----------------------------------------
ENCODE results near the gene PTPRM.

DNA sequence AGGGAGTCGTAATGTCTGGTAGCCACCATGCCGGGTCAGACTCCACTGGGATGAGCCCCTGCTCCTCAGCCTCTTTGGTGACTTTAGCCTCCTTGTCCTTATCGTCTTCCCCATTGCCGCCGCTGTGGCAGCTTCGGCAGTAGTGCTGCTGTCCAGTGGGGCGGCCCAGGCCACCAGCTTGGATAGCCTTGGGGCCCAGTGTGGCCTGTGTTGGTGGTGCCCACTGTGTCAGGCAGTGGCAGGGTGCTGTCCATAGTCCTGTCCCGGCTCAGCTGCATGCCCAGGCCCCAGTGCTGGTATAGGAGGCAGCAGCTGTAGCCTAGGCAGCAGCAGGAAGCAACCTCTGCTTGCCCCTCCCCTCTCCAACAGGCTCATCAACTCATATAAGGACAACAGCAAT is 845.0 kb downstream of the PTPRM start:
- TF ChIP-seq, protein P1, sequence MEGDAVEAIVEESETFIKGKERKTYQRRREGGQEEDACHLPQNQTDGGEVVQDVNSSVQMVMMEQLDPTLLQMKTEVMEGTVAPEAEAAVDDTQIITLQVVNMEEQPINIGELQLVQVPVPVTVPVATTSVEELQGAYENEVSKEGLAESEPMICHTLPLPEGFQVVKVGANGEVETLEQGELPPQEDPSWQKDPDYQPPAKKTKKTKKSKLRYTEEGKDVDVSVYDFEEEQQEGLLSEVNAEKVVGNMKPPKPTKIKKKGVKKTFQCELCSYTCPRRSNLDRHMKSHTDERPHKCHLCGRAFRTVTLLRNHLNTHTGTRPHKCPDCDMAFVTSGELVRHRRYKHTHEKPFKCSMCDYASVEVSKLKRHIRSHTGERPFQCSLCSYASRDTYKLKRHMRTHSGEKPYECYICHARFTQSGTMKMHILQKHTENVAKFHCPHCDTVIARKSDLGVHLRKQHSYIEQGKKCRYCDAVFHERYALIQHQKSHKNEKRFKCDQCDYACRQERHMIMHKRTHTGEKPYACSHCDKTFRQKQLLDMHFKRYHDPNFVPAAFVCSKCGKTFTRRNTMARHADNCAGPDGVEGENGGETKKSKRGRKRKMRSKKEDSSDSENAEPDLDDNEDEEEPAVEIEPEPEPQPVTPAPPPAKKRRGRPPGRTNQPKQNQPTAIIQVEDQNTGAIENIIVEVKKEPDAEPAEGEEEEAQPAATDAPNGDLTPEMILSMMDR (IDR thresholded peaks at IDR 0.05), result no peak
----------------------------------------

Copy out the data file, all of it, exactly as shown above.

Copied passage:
ENCODE results near the gene PTPRM.

DNA sequence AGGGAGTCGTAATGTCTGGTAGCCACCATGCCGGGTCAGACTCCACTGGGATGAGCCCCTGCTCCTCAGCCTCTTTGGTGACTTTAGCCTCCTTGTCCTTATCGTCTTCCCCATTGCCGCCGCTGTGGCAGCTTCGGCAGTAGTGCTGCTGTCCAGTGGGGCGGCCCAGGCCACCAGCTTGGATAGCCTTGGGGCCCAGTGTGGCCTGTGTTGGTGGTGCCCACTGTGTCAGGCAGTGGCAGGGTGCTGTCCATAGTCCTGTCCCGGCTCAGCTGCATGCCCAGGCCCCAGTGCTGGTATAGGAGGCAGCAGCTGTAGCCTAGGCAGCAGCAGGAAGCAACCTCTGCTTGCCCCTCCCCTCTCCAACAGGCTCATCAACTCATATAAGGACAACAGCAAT is 845.0 kb downstream of the PTPRM start:
- TF ChIP-seq, protein P1, sequence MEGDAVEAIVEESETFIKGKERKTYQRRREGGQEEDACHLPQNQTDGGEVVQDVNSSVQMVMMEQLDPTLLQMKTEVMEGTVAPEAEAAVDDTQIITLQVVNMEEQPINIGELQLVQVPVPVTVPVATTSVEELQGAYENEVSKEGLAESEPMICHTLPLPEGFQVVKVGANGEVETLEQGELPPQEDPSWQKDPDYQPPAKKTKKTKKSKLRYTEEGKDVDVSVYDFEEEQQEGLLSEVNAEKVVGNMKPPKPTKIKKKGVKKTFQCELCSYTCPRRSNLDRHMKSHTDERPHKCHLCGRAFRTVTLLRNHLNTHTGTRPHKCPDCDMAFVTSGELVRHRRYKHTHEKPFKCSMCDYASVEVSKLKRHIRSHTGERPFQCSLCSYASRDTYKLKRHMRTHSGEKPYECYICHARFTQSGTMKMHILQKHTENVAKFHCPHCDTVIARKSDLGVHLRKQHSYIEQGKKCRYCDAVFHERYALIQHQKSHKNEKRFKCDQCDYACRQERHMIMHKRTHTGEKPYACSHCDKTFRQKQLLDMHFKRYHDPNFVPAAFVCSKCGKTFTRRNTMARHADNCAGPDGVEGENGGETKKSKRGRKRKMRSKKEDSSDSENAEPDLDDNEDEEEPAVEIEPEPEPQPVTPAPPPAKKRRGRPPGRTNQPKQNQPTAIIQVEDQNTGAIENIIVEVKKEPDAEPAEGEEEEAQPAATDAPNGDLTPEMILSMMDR (IDR thresholded peaks at IDR 0.05), result no peak